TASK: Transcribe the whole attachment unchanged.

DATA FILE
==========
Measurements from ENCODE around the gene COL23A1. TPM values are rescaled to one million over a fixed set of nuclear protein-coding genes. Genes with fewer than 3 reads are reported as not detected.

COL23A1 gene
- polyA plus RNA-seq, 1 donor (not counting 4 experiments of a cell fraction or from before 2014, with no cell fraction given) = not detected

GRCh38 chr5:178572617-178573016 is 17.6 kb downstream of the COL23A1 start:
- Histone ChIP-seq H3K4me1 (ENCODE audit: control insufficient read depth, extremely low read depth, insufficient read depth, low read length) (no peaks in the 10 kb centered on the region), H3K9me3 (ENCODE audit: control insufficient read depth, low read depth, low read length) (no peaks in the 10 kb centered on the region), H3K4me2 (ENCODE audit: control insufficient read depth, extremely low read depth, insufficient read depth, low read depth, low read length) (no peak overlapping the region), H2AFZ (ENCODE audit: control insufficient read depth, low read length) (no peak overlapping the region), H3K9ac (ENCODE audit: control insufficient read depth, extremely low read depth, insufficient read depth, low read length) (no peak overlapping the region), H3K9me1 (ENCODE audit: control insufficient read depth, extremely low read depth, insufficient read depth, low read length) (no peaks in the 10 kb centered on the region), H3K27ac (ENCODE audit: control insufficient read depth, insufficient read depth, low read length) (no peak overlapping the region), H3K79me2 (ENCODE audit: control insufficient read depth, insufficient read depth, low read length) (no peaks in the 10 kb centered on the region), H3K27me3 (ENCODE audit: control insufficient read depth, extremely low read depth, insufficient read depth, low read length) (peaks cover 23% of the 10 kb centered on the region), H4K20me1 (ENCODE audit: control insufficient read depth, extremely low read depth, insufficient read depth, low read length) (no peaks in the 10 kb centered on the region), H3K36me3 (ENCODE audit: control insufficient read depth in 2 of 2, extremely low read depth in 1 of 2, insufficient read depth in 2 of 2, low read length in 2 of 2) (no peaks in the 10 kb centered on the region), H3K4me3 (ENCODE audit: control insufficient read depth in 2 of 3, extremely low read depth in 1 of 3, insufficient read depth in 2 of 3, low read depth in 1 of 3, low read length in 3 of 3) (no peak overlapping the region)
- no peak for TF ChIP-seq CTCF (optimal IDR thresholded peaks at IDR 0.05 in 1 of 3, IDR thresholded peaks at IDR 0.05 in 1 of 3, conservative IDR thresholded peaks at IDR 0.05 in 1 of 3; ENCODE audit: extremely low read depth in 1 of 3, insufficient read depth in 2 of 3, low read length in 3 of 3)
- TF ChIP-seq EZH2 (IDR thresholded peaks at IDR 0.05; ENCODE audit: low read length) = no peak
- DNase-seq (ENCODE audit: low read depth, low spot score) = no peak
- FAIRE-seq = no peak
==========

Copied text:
Measurements from ENCODE around the gene COL23A1. TPM values are rescaled to one million over a fixed set of nuclear protein-coding genes. Genes with fewer than 3 reads are reported as not detected.

COL23A1 gene
- polyA plus RNA-seq, 1 donor (not counting 4 experiments of a cell fraction or from before 2014, with no cell fraction given) = not detected

GRCh38 chr5:178572617-178573016 is 17.6 kb downstream of the COL23A1 start:
- Histone ChIP-seq H3K4me1 (ENCODE audit: control insufficient read depth, extremely low read depth, insufficient read depth, low read length) (no peaks in the 10 kb centered on the region), H3K9me3 (ENCODE audit: control insufficient read depth, low read depth, low read length) (no peaks in the 10 kb centered on the region), H3K4me2 (ENCODE audit: control insufficient read depth, extremely low read depth, insufficient read depth, low read depth, low read length) (no peak overlapping the region), H2AFZ (ENCODE audit: control insufficient read depth, low read length) (no peak overlapping the region), H3K9ac (ENCODE audit: control insufficient read depth, extremely low read depth, insufficient read depth, low read length) (no peak overlapping the region), H3K9me1 (ENCODE audit: control insufficient read depth, extremely low read depth, insufficient read depth, low read length) (no peaks in the 10 kb centered on the region), H3K27ac (ENCODE audit: control insufficient read depth, insufficient read depth, low read length) (no peak overlapping the region), H3K79me2 (ENCODE audit: control insufficient read depth, insufficient read depth, low read length) (no peaks in the 10 kb centered on the region), H3K27me3 (ENCODE audit: control insufficient read depth, extremely low read depth, insufficient read depth, low read length) (peaks cover 23% of the 10 kb centered on the region), H4K20me1 (ENCODE audit: control insufficient read depth, extremely low read depth, insufficient read depth, low read length) (no peaks in the 10 kb centered on the region), H3K36me3 (ENCODE audit: control insufficient read depth in 2 of 2, extremely low read depth in 1 of 2, insufficient read depth in 2 of 2, low read length in 2 of 2) (no peaks in the 10 kb centered on the region), H3K4me3 (ENCODE audit: control insufficient read depth in 2 of 3, extremely low read depth in 1 of 3, insufficient read depth in 2 of 3, low read depth in 1 of 3, low read length in 3 of 3) (no peak overlapping the region)
- no peak for TF ChIP-seq CTCF (optimal IDR thresholded peaks at IDR 0.05 in 1 of 3, IDR thresholded peaks at IDR 0.05 in 1 of 3, conservative IDR thresholded peaks at IDR 0.05 in 1 of 3; ENCODE audit: extremely low read depth in 1 of 3, insufficient read depth in 2 of 3, low read length in 3 of 3)
- TF ChIP-seq EZH2 (IDR thresholded peaks at IDR 0.05; ENCODE audit: low read length) = no peak
- DNase-seq (ENCODE audit: low read depth, low spot score) = no peak
- FAIRE-seq = no peak